Photo of the grave of Jewish musicologist Max Friedlaender

The grave of Jewish musicologist Max Friedlaender

Jens Kalaene/dpa/ZUMA

Crimes against Jews are rising

Across all parts of society, antisemitism is on the rise. Until a few years ago, Jewish life was seen as an accepted part of German society. Since the attack on the synagogue in Halle in 2019, the picture has changed: it was a bitter reminder that right-wing terror against Jewish people has a long, unbroken history in Germany.

Stories have abounded about the coronavirus crisis being a Jewish conspiracy; meanwhile, Muslim antisemitism is becoming louder and more forceful. The anti-Israel boycott movement BDS rears its head in every debate on antisemitism, just as left-wing or post-colonial thinking are part of every discussion.

Jewish life needs to be allowed to step out of the shadows.

Since 2015, the number of antisemitic crimes recorded has risen by about a third, to 2,350. But victims only report around 20% of cases. Some choose not to because they've had bad experiences with the police, others because they're afraid of the perpetrators, and still others because they just want to put it behind them. Victims clearly hold out little hope of useful reaction from the state – so crimes go unreported.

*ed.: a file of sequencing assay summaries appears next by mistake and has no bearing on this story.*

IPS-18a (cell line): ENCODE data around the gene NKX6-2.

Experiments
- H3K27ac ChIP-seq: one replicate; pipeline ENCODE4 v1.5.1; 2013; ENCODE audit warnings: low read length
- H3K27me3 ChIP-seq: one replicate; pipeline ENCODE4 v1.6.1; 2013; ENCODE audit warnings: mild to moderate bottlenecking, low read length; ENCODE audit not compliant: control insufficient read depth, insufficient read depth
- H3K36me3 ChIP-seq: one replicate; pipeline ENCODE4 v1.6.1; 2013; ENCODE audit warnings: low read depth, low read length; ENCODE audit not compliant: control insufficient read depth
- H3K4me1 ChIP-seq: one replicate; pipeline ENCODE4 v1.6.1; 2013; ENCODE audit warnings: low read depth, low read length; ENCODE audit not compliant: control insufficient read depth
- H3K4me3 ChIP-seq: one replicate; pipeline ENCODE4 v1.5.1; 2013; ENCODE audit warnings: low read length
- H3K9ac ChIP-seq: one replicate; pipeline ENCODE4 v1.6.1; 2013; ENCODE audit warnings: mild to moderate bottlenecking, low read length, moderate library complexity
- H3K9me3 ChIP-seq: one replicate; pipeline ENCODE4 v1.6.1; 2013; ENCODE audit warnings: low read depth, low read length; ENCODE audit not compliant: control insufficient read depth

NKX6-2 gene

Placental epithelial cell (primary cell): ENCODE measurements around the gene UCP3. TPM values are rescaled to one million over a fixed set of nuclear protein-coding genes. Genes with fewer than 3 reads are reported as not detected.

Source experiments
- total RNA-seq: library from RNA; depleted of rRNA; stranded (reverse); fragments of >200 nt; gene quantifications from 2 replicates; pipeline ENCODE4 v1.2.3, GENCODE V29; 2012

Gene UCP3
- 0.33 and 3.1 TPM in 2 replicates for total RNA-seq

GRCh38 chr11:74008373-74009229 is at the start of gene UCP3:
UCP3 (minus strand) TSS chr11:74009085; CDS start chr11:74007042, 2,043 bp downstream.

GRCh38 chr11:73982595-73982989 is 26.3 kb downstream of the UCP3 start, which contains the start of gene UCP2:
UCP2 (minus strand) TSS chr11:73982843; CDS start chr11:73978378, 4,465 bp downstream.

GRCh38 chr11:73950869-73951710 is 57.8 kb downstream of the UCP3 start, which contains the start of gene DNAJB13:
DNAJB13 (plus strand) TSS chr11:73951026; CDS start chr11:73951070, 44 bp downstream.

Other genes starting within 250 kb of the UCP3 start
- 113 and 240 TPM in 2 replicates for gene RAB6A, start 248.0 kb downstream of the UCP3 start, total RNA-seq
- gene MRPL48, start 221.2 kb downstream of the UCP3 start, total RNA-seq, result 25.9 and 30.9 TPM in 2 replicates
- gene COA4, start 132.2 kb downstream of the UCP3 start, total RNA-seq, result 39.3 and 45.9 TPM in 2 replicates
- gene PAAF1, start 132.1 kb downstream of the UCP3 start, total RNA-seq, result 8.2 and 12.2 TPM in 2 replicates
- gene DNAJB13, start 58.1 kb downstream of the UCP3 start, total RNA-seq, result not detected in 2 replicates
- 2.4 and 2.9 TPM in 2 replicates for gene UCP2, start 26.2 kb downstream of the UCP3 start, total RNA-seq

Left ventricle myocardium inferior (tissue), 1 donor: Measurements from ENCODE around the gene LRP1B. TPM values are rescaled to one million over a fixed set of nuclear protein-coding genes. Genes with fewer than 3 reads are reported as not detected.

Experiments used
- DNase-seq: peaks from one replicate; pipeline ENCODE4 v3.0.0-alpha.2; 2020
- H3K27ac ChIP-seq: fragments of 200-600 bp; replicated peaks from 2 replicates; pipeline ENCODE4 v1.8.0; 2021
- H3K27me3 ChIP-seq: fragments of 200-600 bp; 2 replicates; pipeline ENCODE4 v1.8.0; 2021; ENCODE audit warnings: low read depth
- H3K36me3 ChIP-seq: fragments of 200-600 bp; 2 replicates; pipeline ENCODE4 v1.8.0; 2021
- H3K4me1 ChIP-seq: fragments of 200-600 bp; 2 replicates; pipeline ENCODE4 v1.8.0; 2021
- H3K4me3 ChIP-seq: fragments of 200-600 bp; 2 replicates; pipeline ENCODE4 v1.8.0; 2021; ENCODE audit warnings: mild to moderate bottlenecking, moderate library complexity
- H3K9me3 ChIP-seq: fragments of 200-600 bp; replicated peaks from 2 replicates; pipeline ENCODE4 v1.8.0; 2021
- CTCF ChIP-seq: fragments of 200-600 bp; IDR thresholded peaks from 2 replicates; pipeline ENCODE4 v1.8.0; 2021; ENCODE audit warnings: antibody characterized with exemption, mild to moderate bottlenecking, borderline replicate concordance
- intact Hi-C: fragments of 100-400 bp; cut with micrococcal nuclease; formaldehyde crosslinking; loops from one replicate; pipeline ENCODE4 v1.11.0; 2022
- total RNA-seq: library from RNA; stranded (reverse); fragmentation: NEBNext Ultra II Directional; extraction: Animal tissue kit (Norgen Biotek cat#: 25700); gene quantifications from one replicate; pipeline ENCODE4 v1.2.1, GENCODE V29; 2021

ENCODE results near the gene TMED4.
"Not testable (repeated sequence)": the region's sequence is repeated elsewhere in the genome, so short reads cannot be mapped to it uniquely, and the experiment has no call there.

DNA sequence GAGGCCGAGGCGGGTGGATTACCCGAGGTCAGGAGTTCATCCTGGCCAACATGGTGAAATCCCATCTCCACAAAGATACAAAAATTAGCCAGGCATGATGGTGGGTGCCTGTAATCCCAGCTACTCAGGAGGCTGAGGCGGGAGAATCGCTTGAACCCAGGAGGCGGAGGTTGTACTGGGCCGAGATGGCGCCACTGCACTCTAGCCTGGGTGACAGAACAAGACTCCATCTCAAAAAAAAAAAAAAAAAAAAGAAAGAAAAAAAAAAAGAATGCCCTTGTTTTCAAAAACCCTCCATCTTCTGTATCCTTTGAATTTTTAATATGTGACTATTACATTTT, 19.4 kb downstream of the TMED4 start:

And the reality of Jewish life in Germany is a dark one. Sociologists say that Jewish children are living out their "identity under siege." What impact does it have on them when they can only go to nursery under police protection? Or when they hear Holocaust jokes at school?

Germany needs to take its antisemitism seriously

This shows that the country of commemorative services and "stumbling blocks" placed in sidewalks as a memorial to victims of the Nazis has lost its moral compass. To make it point true north again, antisemitism needs to be documented from the perspective of those affected, making it visible to the non-Jewish population. And Jewish life needs to be allowed to step out of the shadows.

That is the first thing. The second is that we need to talk about specifically German forms of antisemitism. For example, the fact that in no other EU country are Jewish people so often confronted about the Israeli government's policies (according to a survey, 41% of German Jews have experienced this, while the EU average is 28%). Projecting the old antisemitism onto the state of Israel offers people a more comfortable target for their arguments.

Our society needs to have more conversations about antisemitism. The test of German democracy, as McCloy called it, starts with taking these concerns seriously and talking about them. We need to have these conversations because it affects all of us. It's about saving our democracy. Before it's too late.